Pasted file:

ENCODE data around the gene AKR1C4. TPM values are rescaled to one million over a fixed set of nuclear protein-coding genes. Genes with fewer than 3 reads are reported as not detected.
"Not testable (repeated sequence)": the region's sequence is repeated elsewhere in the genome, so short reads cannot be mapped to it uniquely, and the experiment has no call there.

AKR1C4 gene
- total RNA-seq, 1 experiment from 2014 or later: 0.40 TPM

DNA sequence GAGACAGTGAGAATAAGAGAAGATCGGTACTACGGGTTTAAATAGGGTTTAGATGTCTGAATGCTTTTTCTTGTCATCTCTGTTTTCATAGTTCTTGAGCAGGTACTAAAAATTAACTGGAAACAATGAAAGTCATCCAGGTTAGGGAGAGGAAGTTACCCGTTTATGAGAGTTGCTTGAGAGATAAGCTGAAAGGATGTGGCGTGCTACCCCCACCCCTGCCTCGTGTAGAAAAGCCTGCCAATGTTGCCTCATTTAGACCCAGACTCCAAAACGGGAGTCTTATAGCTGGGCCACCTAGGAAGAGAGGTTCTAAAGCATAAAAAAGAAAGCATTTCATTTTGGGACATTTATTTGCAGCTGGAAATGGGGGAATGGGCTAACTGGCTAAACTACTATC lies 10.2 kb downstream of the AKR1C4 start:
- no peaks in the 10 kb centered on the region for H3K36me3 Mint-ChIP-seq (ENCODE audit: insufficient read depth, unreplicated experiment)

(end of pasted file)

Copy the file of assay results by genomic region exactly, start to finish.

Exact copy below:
ENCODE data around the gene AKR1C4. TPM values are rescaled to one million over a fixed set of nuclear protein-coding genes. Genes with fewer than 3 reads are reported as not detected.
"Not testable (repeated sequence)": the region's sequence is repeated elsewhere in the genome, so short reads cannot be mapped to it uniquely, and the experiment has no call there.

AKR1C4 gene
- total RNA-seq, 1 experiment from 2014 or later: 0.40 TPM

DNA sequence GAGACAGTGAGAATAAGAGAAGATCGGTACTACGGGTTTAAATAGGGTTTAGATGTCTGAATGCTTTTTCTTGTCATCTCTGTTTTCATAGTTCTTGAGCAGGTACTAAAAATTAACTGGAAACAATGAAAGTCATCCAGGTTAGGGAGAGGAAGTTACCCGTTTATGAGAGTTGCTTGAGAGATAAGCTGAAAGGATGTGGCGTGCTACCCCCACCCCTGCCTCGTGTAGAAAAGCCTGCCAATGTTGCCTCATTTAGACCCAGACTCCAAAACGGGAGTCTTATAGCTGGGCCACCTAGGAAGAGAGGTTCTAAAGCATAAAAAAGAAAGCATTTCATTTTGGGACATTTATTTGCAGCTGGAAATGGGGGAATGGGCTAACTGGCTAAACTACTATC lies 10.2 kb downstream of the AKR1C4 start:
- no peaks in the 10 kb centered on the region for H3K36me3 Mint-ChIP-seq (ENCODE audit: insufficient read depth, unreplicated experiment)